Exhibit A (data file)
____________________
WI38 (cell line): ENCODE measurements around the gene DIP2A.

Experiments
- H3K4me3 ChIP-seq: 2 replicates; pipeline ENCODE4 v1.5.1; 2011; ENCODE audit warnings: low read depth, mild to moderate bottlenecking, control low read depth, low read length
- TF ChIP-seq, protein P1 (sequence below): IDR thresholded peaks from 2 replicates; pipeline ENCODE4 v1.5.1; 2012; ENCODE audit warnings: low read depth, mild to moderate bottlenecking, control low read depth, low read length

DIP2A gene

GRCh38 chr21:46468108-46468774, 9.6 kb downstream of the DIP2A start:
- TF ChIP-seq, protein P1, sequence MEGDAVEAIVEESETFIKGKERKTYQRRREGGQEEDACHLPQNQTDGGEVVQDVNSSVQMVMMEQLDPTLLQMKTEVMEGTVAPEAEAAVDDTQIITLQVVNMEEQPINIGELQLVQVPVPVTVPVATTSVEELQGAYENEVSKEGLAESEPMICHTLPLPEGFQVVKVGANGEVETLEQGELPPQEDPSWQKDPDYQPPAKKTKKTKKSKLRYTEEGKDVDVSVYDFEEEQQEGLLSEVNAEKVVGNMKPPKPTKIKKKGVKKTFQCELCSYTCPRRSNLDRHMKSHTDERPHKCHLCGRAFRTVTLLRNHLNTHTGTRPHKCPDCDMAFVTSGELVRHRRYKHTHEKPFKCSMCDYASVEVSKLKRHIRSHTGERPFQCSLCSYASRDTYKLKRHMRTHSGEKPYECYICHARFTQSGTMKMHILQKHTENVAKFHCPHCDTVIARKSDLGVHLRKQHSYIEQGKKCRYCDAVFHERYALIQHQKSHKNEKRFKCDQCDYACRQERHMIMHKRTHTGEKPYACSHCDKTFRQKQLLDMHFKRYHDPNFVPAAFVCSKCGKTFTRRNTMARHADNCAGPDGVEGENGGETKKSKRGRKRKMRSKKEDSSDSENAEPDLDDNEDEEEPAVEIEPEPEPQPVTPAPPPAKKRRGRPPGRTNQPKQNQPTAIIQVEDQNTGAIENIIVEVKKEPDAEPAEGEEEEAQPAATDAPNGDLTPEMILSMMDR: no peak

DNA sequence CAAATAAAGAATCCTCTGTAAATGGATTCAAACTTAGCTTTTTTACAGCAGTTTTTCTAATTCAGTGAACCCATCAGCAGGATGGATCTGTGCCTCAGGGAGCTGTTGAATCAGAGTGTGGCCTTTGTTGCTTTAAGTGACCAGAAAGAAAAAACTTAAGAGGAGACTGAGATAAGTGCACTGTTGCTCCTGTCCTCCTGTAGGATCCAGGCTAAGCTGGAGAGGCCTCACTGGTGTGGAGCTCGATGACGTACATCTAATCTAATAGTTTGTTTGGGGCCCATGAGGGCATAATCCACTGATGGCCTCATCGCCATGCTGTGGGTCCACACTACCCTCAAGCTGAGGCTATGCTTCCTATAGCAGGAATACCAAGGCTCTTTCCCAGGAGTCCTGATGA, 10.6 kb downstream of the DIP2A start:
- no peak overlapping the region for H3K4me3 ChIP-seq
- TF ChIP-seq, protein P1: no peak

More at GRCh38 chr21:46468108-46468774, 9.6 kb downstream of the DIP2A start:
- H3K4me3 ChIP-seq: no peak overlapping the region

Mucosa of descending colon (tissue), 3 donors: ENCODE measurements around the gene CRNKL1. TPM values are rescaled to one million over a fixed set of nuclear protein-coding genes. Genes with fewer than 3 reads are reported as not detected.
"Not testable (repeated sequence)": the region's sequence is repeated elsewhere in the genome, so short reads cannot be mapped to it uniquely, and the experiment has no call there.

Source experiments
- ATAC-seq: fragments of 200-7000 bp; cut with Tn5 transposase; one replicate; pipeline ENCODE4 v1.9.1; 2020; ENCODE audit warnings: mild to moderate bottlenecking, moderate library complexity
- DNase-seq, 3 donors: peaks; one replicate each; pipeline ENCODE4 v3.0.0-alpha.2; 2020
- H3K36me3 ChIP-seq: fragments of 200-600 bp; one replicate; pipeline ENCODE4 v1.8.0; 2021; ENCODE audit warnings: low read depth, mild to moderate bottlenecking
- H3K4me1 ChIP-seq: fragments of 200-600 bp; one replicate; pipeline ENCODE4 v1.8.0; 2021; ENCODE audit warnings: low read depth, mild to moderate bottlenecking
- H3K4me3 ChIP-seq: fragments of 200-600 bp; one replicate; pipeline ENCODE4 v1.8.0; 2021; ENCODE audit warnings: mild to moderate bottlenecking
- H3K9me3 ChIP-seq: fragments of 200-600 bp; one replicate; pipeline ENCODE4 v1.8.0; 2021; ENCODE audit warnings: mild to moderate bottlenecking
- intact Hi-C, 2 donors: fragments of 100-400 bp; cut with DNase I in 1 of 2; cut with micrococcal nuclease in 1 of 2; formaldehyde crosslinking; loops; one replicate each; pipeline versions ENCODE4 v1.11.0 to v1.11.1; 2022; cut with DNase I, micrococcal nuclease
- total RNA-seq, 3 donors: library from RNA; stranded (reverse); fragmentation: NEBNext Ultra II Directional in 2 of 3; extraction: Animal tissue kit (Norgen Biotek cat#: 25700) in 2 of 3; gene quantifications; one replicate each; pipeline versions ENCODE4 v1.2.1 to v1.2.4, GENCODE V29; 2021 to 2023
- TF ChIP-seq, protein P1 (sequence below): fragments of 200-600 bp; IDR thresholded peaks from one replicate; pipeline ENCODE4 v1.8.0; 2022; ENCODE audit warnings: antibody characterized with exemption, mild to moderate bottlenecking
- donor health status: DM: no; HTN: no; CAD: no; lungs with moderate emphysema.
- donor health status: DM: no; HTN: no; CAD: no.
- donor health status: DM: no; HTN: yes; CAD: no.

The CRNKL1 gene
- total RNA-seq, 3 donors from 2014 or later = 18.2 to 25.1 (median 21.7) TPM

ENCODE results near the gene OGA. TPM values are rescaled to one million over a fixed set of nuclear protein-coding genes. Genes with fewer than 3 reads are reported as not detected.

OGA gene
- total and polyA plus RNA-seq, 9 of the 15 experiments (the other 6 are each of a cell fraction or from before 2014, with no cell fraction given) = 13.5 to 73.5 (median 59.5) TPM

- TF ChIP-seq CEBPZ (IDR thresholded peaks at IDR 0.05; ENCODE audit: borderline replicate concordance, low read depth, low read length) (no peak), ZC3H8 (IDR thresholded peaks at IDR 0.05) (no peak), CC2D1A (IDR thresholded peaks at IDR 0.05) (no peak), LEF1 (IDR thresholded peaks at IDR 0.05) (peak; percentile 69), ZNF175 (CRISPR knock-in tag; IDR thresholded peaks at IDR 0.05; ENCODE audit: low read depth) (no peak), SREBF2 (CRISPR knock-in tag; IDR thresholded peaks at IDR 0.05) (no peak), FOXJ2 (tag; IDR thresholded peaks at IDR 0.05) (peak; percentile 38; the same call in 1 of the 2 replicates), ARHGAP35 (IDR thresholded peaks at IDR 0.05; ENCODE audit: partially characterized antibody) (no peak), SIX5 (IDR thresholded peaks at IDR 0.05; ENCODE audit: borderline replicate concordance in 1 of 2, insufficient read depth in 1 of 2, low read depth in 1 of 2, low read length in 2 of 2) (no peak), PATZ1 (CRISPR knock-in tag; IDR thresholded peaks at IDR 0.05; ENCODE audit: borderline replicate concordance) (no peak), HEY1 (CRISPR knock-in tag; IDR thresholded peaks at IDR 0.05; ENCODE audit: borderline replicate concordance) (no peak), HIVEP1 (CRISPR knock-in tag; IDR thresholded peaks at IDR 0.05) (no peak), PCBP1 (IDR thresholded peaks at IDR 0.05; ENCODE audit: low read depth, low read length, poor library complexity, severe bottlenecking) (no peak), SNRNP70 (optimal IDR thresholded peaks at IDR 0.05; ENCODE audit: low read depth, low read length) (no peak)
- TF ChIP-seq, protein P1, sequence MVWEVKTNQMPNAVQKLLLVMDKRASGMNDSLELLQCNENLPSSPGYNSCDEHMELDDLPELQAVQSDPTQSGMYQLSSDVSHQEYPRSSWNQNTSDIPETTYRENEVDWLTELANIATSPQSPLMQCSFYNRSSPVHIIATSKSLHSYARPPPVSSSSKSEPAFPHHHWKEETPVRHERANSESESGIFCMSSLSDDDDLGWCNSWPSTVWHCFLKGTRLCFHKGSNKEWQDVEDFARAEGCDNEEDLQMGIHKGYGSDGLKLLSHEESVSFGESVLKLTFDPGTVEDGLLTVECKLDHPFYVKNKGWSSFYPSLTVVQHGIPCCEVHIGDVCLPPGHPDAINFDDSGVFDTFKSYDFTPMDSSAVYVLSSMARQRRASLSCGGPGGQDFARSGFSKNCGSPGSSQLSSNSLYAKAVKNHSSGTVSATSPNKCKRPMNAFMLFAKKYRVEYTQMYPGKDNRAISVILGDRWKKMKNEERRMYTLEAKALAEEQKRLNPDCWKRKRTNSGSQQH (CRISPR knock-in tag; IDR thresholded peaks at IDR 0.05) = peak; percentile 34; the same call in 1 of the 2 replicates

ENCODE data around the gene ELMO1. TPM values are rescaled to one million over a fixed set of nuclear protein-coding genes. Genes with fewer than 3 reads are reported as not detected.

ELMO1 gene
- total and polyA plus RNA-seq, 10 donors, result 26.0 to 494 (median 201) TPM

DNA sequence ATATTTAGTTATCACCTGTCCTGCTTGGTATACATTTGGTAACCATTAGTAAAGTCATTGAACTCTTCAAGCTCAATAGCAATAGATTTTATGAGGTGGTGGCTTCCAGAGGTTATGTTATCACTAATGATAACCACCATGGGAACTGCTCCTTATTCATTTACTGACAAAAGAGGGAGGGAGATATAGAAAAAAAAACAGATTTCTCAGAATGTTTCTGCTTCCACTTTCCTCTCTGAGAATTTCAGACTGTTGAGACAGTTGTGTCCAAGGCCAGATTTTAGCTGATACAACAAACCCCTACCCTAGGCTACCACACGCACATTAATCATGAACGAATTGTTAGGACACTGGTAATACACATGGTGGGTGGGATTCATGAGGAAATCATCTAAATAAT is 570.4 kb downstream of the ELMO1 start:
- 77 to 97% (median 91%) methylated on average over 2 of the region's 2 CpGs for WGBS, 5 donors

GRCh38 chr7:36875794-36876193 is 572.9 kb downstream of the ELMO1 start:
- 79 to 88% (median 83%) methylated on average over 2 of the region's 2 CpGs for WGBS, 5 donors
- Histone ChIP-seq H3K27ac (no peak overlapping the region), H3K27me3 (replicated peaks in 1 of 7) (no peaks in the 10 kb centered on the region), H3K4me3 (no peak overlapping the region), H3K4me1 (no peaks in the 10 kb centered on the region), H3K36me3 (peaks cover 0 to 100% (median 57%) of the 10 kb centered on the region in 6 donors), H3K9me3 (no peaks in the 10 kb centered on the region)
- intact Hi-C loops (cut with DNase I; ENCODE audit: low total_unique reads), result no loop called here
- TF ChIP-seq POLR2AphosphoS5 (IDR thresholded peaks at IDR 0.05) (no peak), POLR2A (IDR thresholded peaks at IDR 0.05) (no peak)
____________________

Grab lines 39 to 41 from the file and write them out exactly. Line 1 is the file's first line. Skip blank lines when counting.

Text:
- 77 to 97% (median 91%) methylated on average over 2 of the region's 2 CpGs for WGBS, 5 donors

GRCh38 chr7:36875794-36876193 is 572.9 kb downstream of the ELMO1 start:
- 79 to 88% (median 83%) methylated on average over 2 of the region's 2 CpGs for WGBS, 5 donors